Buzz Thomas visited Chattanooga a year or two back & a dear friend* invited me to accompany him and his wife to a book signing event. I picked up a copy… breezed through it, then set it aside. I found it pretty weak tea, with a propensity to overstate some issues, understate others, and to leave way too much unsaid regarding the controversies surrounding all of them. But this isn’t James McGrath’s take.. His review is much more gracious than what I might have written. He says:
While it is not the case that all the things Thomas mentions are things that all ministers would tell you if they could, I suspect that enough of them are, and if not these things then there are other things that they could tell you were they not afraid that ordinary Christians, rather than welcoming a deeper understanding of the faith, of the Bible, and of Christian history, would complain, argue, and eventually drive the minister out who dared expose them to uncomfortable truths.Although a very short book, it packs a serious punch and reveals more in its 108 pages than many other works of much greater length on more specific subjects.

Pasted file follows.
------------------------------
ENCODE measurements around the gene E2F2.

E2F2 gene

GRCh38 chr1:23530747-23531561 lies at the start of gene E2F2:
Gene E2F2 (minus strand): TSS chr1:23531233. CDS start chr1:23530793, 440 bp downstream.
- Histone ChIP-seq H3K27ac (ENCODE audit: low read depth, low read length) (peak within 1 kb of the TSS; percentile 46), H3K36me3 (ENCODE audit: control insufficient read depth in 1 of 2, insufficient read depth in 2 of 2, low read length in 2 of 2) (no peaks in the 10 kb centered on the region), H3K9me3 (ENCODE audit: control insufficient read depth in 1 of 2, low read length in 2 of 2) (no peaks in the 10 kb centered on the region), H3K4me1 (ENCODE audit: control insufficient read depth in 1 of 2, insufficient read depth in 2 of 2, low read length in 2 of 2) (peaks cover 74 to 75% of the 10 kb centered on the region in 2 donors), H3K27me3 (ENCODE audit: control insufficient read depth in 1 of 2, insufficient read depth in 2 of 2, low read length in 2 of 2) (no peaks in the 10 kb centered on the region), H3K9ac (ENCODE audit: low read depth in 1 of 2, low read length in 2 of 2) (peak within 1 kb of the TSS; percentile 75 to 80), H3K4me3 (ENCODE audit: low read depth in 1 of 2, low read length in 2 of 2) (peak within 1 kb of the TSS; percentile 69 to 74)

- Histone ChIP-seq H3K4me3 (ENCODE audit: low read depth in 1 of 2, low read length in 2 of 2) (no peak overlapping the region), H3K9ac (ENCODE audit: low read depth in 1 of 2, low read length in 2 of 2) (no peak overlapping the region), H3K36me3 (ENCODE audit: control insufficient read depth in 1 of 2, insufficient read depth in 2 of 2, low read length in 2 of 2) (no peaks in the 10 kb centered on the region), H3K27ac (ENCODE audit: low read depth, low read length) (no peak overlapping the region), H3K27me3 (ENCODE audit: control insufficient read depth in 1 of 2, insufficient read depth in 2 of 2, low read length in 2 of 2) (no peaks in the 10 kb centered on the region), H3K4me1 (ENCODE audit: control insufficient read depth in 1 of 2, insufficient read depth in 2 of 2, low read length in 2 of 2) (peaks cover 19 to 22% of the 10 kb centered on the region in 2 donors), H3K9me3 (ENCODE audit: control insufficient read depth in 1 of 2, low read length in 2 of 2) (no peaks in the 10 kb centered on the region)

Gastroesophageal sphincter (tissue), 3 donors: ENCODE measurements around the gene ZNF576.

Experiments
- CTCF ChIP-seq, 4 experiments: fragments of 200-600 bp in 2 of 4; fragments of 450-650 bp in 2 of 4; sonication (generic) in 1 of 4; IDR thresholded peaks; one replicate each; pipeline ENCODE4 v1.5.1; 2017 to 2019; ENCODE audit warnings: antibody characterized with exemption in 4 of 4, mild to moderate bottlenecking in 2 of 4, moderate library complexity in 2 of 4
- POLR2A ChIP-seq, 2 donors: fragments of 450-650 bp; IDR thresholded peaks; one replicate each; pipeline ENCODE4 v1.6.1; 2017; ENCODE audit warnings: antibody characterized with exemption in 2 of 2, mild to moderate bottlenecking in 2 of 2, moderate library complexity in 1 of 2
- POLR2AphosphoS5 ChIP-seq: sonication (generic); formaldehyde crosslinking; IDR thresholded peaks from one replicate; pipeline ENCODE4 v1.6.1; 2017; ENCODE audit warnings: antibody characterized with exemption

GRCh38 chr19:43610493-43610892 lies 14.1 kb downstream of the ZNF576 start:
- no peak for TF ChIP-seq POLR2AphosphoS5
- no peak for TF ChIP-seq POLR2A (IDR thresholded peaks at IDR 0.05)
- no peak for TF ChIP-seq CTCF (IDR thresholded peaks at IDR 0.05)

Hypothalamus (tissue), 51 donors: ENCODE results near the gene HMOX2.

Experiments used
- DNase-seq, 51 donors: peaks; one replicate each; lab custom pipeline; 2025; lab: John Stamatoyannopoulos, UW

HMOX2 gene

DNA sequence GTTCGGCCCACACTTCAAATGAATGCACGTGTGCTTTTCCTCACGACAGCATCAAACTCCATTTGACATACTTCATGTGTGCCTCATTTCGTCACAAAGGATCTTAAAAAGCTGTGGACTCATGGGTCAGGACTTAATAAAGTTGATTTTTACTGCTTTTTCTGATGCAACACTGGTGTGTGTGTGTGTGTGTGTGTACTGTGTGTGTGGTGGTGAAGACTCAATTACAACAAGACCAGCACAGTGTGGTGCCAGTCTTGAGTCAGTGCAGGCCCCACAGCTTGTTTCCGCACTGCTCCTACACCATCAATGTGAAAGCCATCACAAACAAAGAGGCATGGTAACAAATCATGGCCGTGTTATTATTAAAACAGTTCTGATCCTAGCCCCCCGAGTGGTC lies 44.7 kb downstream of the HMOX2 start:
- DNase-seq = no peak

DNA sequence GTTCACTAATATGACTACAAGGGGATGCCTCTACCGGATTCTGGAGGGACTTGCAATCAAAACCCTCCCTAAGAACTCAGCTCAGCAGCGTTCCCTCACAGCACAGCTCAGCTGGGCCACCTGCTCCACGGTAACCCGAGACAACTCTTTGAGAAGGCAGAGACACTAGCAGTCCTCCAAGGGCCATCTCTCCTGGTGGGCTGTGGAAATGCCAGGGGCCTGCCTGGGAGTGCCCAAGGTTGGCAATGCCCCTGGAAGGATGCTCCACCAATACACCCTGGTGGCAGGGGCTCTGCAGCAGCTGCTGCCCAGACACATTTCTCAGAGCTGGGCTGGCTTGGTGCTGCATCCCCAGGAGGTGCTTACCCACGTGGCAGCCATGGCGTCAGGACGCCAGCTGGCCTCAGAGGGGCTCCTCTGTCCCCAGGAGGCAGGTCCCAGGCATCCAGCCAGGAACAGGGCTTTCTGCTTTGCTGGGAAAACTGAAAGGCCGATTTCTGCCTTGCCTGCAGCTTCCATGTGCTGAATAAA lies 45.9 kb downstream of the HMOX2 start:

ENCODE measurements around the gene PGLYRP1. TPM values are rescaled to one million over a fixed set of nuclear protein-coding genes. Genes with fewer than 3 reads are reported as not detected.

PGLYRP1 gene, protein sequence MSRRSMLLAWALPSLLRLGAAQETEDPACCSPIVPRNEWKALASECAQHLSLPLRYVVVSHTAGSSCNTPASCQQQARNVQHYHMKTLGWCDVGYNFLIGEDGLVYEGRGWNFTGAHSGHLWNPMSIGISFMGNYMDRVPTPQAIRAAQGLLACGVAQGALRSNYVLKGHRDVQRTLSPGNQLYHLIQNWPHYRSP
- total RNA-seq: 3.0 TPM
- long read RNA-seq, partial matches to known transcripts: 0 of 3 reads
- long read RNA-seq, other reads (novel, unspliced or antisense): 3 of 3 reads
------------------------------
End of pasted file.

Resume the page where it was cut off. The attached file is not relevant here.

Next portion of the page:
His recognition not only of [these facts is] refreshingly honest but even more than that refreshingly Biblical compared to the selective quote mining of the fundamentalists.
Despite my dimmer view of the book, I agree wholeheartedly with McGrath’s final word:
To paraphrase a famous quote that the book mentions at one point, all that has to happen for fundamentalism to thrive is for those who have actually studied the Bible and understand it in depth and detail to keep silent.
*not in the Mark Sanford sense